What happens next? Another period of experimentation, building on the (half-forgotten) foundations of the last period. Things tend to get specialist at this point, and we’re seeing this with the focus on particular topics (valuing environmental world) or audiences (investors).
The missing piece for me is internal decision-making, bringing an analysis of external impact to internal resource allocation. Where is the sustainability accounting equivalent of Activity-Based Costing? The key problem here is that internal decisions tend to be very contextual – the specific industry, the specific business strategy, the specific culture and so on. Maybe it isn’t possible. Maybe they will be able to scale an approach based on the Puma accounts. Maybe the Integrated Reporting framework will work from the outside in for lots of businesses, and so effectively force different companies to arrange their internal information systems in the same way. If so, it gets a lot easier to fashion a common internal decision-making tool in the post-fragmentation phase, where people try to get coherent again.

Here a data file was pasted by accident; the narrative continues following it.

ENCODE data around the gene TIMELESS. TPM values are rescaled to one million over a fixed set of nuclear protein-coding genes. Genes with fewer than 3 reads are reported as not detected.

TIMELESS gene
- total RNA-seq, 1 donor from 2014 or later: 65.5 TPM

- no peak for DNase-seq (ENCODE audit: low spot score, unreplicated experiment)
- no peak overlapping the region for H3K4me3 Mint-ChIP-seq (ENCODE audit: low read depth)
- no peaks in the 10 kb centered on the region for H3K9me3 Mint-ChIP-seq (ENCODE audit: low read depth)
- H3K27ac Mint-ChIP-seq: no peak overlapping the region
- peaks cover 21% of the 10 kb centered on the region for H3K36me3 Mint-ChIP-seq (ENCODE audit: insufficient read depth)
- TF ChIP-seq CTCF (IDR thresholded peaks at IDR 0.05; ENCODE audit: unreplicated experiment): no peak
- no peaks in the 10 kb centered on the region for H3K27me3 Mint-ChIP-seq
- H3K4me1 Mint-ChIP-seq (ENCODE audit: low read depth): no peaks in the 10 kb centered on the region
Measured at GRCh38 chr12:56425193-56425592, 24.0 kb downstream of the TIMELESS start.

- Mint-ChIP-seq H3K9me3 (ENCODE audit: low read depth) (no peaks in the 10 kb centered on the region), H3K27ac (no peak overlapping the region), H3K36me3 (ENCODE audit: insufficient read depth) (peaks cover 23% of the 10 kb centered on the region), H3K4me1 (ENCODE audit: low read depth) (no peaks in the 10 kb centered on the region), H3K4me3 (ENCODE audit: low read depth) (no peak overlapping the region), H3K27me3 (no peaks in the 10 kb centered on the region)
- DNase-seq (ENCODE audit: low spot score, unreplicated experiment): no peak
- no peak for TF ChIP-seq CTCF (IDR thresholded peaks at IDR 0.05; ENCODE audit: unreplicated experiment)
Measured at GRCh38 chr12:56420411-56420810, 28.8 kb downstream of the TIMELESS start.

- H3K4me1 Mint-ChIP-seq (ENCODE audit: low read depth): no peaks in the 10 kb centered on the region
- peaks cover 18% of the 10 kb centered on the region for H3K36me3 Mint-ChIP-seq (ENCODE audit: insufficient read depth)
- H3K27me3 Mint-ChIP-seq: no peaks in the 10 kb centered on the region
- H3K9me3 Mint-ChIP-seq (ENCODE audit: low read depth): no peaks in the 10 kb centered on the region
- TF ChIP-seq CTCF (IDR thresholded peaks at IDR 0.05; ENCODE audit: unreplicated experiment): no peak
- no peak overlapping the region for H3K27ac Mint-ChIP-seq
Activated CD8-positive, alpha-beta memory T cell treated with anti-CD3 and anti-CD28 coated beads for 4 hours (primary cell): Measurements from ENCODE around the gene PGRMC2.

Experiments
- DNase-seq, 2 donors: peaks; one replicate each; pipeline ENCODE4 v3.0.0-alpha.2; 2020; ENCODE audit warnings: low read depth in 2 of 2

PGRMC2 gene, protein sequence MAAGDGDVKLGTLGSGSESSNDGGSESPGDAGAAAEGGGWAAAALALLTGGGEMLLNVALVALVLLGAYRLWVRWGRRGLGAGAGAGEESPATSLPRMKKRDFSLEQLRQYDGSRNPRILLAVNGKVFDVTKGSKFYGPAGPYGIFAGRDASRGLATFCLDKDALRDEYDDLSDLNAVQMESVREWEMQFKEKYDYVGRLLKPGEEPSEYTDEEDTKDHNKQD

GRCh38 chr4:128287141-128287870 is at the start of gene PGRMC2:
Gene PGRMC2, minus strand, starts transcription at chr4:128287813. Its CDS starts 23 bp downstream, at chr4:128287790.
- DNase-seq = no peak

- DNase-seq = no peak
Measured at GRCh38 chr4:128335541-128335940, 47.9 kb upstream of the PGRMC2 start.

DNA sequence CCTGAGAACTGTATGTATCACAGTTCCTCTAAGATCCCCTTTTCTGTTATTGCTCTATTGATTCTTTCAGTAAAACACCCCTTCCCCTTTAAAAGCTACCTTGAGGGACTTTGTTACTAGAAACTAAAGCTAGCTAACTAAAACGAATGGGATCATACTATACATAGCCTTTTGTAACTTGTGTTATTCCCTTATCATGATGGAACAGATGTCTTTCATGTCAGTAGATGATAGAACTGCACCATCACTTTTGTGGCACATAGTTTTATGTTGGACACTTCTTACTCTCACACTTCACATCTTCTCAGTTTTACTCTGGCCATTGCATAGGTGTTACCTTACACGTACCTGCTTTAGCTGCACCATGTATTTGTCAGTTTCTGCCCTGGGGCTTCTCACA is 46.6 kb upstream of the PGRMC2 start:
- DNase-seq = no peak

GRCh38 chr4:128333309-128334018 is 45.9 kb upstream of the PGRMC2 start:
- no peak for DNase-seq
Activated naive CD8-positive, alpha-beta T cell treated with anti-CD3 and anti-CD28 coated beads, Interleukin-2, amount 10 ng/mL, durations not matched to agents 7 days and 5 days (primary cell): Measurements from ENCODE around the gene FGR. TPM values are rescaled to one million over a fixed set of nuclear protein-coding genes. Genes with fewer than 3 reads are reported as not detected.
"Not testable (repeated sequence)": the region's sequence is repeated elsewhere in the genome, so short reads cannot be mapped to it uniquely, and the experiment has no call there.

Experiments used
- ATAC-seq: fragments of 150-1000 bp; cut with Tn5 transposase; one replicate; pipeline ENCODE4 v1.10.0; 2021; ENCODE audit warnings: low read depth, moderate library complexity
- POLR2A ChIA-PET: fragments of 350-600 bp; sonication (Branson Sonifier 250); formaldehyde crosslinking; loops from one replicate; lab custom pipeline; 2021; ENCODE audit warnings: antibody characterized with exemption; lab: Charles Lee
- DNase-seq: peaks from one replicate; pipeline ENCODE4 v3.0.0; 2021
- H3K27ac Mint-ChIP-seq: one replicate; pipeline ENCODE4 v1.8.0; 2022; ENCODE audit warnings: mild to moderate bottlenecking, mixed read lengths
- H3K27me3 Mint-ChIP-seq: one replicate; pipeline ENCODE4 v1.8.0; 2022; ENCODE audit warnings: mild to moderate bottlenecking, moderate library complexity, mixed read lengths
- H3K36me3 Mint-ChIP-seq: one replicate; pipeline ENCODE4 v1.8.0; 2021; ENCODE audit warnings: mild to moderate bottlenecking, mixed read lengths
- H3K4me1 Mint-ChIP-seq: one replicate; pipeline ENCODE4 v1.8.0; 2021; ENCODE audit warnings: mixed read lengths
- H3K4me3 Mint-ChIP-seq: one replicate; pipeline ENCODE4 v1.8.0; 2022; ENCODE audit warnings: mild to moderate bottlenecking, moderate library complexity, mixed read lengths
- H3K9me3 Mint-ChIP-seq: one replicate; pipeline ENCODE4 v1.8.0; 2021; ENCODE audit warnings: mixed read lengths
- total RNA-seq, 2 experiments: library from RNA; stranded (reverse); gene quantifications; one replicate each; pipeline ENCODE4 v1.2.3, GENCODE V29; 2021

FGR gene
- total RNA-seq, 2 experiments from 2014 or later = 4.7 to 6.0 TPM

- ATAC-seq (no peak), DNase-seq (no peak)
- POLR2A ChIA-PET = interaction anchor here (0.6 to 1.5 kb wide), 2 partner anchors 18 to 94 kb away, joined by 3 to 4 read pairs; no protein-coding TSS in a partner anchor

There are also risks. As students of Meadows 12 leverage points to intervene in a system know, better information is only a good-ish lever. It can be trumped by the rules of the system, power, the goal or the fundamental mindset.
At a base level putting a financial value on nature may be tactically necessary in a market society, but it is still saying that the environment is there for us to use for our purposes. If that mindset is the true source of our problem, valuation will be a fix that fails.
Sustainability accounting by itself can never be the full answer. But its rebirth is heartening, as proof of intent. Its going to be interesting to be part of what happens next.